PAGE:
Machines are taking over the world, but there’s one job they can’t do better than a human: Performing music live onstage. Yet, that won’t stop them from trying. The Associated Press recently announced that Amy Winehouse would be returning to the spotlight as a hologram, a partnership between BASE Hologram and the singer’s estate, which consists mainly of her parents due to the fact that she did not leave a will. The hologram, descended from the same technology that resurrected Tupac for Coachella in 2012, will “perform digitally remastered arrangements of [Winehouse’s] classics… backed by a live band, singers and theatrical stagecraft.”
Neither Amy Winehouse, Tupac, or any other artist should be exploited in death by fancy technology and greedy promoters, but that’s exactly what stands to happen as BASE prepares its digital stand-in for the deceased soul singer for the expected world tour next fall.
When the Tupac hologram first resurrected the revolutionary rapper at Coachella in 2012, it offered a jaw-dropping spectacle for those in the crowd. Later, though, fans and media alike raised concerns about whether or not Tupac would want to perform Coachella, let alone send a ghoulish stand-in to replace him.
While the hologram could capture the broad strokes — his mannerisms, his voice, his menacing scowl or his charming grin — it couldn’t capture his essence, his passion. It couldn’t react to the crowd in real time, only playing out its script like a film. There’s no give-and-take with the crowd or its co-stars. There’s no physical sensation or hope that a front row fan can reach out and feel the warmth of Pac’s hand as he dapped them up. It’s just light and smoke, leaving behind all the questions of what the real Tupac would have done — if he could even be convinced that Coachella was the right venue for his specific style of roughshod, spitfire social commentary and fiery antagonism.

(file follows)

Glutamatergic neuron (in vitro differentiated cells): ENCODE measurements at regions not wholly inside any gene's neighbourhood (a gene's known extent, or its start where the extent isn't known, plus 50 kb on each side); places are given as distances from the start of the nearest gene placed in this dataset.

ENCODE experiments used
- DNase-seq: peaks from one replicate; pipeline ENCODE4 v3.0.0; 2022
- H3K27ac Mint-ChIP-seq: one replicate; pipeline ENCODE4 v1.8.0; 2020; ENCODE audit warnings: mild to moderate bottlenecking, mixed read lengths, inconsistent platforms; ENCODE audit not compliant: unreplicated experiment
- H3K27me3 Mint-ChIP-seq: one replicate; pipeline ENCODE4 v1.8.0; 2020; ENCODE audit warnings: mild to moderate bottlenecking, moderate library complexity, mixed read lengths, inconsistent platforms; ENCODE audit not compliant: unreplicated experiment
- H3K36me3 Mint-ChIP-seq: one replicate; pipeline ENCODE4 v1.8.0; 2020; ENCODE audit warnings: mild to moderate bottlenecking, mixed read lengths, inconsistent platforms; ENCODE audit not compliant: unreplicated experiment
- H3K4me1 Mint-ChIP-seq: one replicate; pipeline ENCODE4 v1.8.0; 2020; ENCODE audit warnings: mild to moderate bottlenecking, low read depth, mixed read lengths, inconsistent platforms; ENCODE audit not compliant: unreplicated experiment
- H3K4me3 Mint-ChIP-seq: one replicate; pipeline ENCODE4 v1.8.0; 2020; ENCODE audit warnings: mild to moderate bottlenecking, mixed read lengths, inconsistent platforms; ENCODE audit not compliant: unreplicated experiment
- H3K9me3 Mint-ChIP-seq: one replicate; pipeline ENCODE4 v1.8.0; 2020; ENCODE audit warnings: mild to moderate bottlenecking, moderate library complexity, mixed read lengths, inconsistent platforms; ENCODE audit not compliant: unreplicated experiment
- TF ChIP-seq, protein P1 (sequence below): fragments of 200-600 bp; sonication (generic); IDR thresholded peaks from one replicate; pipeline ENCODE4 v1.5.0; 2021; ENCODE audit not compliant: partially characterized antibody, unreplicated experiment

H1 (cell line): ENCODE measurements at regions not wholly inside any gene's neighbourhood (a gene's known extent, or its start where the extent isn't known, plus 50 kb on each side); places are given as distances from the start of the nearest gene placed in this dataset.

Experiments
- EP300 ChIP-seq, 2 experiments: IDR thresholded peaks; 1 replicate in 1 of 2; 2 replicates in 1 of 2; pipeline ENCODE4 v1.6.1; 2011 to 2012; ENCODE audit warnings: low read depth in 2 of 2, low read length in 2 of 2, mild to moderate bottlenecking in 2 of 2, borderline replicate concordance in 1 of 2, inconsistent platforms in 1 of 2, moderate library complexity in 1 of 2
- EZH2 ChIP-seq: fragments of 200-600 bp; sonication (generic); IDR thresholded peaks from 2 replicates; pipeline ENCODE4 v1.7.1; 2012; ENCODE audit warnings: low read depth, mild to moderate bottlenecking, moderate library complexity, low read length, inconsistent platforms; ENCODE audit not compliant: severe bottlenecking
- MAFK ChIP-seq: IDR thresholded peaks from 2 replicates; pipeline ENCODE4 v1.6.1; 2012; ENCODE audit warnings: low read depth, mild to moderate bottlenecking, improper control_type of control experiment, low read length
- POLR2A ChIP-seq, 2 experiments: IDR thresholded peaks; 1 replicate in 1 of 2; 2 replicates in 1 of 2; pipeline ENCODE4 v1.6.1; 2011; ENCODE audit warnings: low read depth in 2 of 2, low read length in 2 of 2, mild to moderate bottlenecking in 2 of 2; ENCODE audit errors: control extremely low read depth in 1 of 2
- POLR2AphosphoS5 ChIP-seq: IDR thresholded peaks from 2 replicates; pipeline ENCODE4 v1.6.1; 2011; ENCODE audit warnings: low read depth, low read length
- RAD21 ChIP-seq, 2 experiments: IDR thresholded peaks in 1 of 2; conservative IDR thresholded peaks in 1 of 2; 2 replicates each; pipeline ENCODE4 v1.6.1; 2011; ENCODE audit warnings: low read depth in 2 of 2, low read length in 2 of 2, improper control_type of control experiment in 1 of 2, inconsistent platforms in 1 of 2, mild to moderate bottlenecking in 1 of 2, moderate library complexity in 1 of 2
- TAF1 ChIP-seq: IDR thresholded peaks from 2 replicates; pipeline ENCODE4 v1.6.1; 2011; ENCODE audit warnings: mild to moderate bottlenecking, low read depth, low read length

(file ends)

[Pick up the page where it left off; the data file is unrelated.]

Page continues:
The same questions will undoubtedly dog the Winehouse tour as well: What would Amy have wanted? How would Amy have benefitted? Could she even physically commit to such a tour with her health in question were she alive? Remember how Amy sang “they tried to make me go to rehab but I won’t go” because “my daddy thinks I’m fine?” That wasn’t just a clever lyric from her breakthrough single, it was a true story. In the 2015 documentary film Amy, her father, Mitch Winehouse, admits that he told her to forego treatment for her addictions in order to complete and promote Back To Black, her second, final, and most successful album before her death.
Hindsight is 20/20, sure, but the incident highlights all the ways in which the industry exploits artists to their detriment to maximize profits. There’s something that feels inherently wrong about sending the “artist” on tour without their consent, because a hologram can’t complain, can’t get tired, can’t get sick, and can’t speak up for itself the way a flesh-and-blood person could. It’s the equivalent of automation in in manufacturing except for one key difference: A machine can’t create on its own. This process separates the creation from its creator for the benefit of a label or an estate, without the artist’s input.
Finally, what happens to an artist’s legacy when they can no longer control their catalog or even their likeness after they’re gone? We’ve seen the legal battles of the Prince estate, where vaulted material the artist wanted destroyed is being packaged up and licensed out to the same corporations he felt held him hostage and made him a “slave” during his life. Prince would probably come screaming back as an outraged phantom should it even be suggested he make a posthumous appearance as a mindless, programmed automaton — and he damn near did.
Artists’ final wishes should be respected, because respect shouldn’t end with their physical presence. If we love them as much as we say we do, we should let them have the dignity to determine how they are remembered as much as possible. Besides, a hologram is just a computer algorithm and a light show, completely incapable of improvisation or emotion, the elements that make live performance so affecting in the first place. Anyone buying a ticket to watch such a hollow display would only be getting ripped off, but moreover, the disservice to the legacies of artists like Amy Winehouse, Tupac and Prince is not worth any price.